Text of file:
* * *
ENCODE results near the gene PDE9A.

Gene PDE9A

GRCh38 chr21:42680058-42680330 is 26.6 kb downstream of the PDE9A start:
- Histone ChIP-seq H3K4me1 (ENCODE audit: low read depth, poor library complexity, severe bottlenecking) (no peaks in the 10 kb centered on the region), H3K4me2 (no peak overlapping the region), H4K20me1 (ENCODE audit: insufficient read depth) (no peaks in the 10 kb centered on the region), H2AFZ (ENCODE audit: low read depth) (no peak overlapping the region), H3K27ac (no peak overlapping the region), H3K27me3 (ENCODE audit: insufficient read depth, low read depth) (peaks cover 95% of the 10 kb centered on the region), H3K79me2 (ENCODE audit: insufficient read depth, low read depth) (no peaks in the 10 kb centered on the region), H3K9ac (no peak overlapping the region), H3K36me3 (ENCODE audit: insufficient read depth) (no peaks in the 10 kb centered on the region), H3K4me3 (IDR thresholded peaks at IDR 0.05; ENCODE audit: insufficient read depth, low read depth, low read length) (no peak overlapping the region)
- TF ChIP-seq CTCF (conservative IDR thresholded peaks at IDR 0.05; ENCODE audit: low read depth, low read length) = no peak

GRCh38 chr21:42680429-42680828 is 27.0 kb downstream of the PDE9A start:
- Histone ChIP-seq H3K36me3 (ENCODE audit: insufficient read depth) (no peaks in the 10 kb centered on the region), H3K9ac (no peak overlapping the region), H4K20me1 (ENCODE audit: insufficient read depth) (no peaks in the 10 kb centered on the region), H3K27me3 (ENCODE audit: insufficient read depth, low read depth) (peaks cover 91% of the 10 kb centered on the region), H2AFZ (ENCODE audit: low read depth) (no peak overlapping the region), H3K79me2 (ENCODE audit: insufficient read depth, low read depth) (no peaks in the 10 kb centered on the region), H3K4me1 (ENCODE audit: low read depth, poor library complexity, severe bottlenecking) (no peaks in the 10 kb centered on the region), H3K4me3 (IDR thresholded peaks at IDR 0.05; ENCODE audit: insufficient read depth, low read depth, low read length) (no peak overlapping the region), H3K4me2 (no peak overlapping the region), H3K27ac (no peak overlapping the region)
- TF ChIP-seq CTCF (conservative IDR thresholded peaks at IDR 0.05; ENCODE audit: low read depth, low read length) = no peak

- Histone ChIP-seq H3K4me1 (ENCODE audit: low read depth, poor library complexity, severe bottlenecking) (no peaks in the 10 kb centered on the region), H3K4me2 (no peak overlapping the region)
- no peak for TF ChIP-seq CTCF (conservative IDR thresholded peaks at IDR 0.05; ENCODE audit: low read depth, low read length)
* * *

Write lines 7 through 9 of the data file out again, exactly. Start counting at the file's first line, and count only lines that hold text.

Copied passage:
- Histone ChIP-seq H3K36me3 (ENCODE audit: insufficient read depth) (no peaks in the 10 kb centered on the region), H3K9ac (no peak overlapping the region), H4K20me1 (ENCODE audit: insufficient read depth) (no peaks in the 10 kb centered on the region), H3K27me3 (ENCODE audit: insufficient read depth, low read depth) (peaks cover 91% of the 10 kb centered on the region), H2AFZ (ENCODE audit: low read depth) (no peak overlapping the region), H3K79me2 (ENCODE audit: insufficient read depth, low read depth) (no peaks in the 10 kb centered on the region), H3K4me1 (ENCODE audit: low read depth, poor library complexity, severe bottlenecking) (no peaks in the 10 kb centered on the region), H3K4me3 (IDR thresholded peaks at IDR 0.05; ENCODE audit: insufficient read depth, low read depth, low read length) (no peak overlapping the region), H3K4me2 (no peak overlapping the region), H3K27ac (no peak overlapping the region)
- TF ChIP-seq CTCF (conservative IDR thresholded peaks at IDR 0.05; ENCODE audit: low read depth, low read length) = no peak

- Histone ChIP-seq H3K4me1 (ENCODE audit: low read depth, poor library complexity, severe bottlenecking) (no peaks in the 10 kb centered on the region), H3K4me2 (no peak overlapping the region)